A Water tower built in Bad Ems in 1907
|Municipal assoc.||Bad Ems|
|• Mayor||Ottmar Canz (CDU)|
|• Total||15.36 km2 (5.93 sq mi)|
|Elevation||80 m (260 ft)|
|• Density||590/km2 (1,500/sq mi)|
|Time zone||CET/CEST (UTC+1/+2)|
Bad Ems is a town in Rhineland-Palatinate, Germany. It is the county seat of the Rhein-Lahn rural district and is well known as a bathing resort on the river Lahn. Bad Ems is the seat of the Verbandsgemeinde ("collective municipality") Bad Ems.
The town is built on both sides of the River Lahn, the natural border between the Taunus and the Westerwald, two parts of the Rhenish Slate Mountains. The town and its outer districts are also within the Nassau Nature Reserve.
In Roman times, a castle was built at Bad Ems as part of the Upper Germanic Limes, but today not much of the structure remains. In the woods around the town, however, there are distinct traces of the former Roman border.
The town was first mentioned in official documents in 880 and received its town charter in 1324. The Counts of Nassau and the Counts of Katzenelnbogen rebuilt the bath. The high noble Counts loved to use it inviting friends. Days in the bath were often days with musicians and all kinds of food even swimming in the pool.2 In the 17th and 18th centuries it was considered one of Germany's most famous bathing resorts. It reached its heyday in the 19th century when it welcomed visitors from all over the world and became the summer residence of various European monarchs and artists, including Kaiser Wilhelm I of Germany, Tsars Nicholas I and Alexander II of Russia, Richard Wagner, Fyodor Dostoevsky and Vasili Vasilyevich Vereshchagin, etc.
In 1876, in the Haus Vier Türme (Four Tower House), the Ems Edict was signed by Alexander II of Russia, banning the use of the Ukrainian language. Today, a monument at the spot commemorates this historical event.
In the 19th and 20th centuries a lot of mining for metal ores took place in the town, concentrated on lead, silver, zinc and copper. The Romans had already dug for ores using open cast mining, which continued throughout the Middle Ages. The many indentations on Blöskopf Hill bear witness to this period of history. As time went by, the method changed from open cast mining to underground mining with tunnels and shafts. Mining of this kind is first mentioned in a document dated 1158, and it continued on into the 18th century, although with long interruptions.
The advent of the Industrial Revolution lead to the expansion of the mine, which from 1871 operated under the name of "Emser Blei- und Silberwerk AG" (Bad Ems Lead and Silver Works, Inc.). In 1909 the company was taken over by what later became the 'Stolberger Zink AG" (Stolberg Zinc Inc.) and mining continued until the end of the Second World War brought things to a halt in 1945. After the war, the mine no longer received any subsidies, but until 1959, stockpiled ore and ore from other mines were sorted at the central preparation plant in Silberau. Today, the mine is still known as "Mercur", the collective name for various individual pits.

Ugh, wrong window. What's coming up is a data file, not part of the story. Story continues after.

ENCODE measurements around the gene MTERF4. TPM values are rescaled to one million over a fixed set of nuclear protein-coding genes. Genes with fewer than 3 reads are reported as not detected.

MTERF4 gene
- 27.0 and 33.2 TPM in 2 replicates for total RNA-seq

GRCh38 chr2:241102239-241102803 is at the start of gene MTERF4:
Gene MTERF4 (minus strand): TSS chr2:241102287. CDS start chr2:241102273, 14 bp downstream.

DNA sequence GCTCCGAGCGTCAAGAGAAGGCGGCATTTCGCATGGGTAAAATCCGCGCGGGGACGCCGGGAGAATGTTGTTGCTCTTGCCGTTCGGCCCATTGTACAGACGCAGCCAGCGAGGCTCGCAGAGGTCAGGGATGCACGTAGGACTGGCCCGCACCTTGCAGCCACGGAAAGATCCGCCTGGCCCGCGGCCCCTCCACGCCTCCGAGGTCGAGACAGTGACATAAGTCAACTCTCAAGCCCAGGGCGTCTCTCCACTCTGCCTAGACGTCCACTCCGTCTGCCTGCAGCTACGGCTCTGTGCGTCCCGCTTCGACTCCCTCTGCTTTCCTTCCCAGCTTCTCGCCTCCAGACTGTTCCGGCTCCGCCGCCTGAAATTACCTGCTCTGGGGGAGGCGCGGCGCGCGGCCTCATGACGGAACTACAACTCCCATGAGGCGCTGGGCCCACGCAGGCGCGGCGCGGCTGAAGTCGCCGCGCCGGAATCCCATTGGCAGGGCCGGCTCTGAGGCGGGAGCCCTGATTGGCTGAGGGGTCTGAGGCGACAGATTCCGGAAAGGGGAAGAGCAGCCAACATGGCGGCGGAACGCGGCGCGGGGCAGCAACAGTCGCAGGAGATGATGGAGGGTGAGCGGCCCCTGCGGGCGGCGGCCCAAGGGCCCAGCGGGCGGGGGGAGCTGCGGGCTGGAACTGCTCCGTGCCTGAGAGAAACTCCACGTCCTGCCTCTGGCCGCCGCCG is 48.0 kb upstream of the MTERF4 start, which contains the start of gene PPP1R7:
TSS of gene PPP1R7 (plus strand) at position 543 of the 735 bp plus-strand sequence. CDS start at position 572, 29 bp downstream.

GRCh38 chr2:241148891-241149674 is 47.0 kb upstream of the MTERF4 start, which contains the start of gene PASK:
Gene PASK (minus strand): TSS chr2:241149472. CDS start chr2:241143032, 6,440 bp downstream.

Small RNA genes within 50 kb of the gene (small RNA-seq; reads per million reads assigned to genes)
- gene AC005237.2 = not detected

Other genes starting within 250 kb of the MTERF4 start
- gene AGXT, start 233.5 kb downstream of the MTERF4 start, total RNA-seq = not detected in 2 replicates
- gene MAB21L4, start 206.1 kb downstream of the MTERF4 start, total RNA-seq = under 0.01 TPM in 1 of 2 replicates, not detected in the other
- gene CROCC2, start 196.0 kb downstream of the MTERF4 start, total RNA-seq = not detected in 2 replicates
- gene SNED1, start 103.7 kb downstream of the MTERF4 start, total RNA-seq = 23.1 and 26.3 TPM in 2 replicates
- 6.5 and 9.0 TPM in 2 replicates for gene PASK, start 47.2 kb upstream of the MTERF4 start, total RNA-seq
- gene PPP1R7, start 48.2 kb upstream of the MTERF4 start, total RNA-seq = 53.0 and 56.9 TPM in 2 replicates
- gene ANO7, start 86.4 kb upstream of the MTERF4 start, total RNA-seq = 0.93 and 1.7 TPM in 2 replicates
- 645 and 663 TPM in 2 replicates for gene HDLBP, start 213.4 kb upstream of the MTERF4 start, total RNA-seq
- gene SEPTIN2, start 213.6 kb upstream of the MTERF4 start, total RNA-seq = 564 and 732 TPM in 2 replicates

Since 1996, the mine has been set up as a museum. In four different exhibition rooms, the visitors can find information on the development and the meaning of ore mining in the region. The first exhibition room is dedicated to the pre-industrial mining. You can see, among others, finds from old galleries and tunnels. In the second room, the industrial period of mining is being presented. The third room gives information on the social aspect of mining in Bad Ems. Here, you are being informed on housing, mining unions, income and also punishments for poorly performed work. Finally, the last room shows a collection of minerals and different types of ore.
Natural Ems salt is being produced from local mineral water.
Bad Ems is twinned with:
- Droitwich Spa (United Kingdom)
- Lubin (Poland)
- Cosne-Cours-sur-Loire ( France)
- Blankenfelde-Mahlow (Germany)
- Adolf Bach, Germanology. See German article
- Joseph Derenbourg
- Fiona Parker, Olympic Silver Medalist
- John Naish, Lord Chancellor of Ireland, died in Bad Ems while taking a cure in 1890 and is buried there.
- Stella Ghervas, « Spas' political virtues : Capodistria at Ems (1826) », Analecta Histórico Médica, IV, 2006 (with A. Franceschetti).
- Much of the content of this article comes from the equivalent German-language Wikipedia article (retrieved September 5, 2005).
- Historical footage of Bad Ems, 1914, filmportal.de
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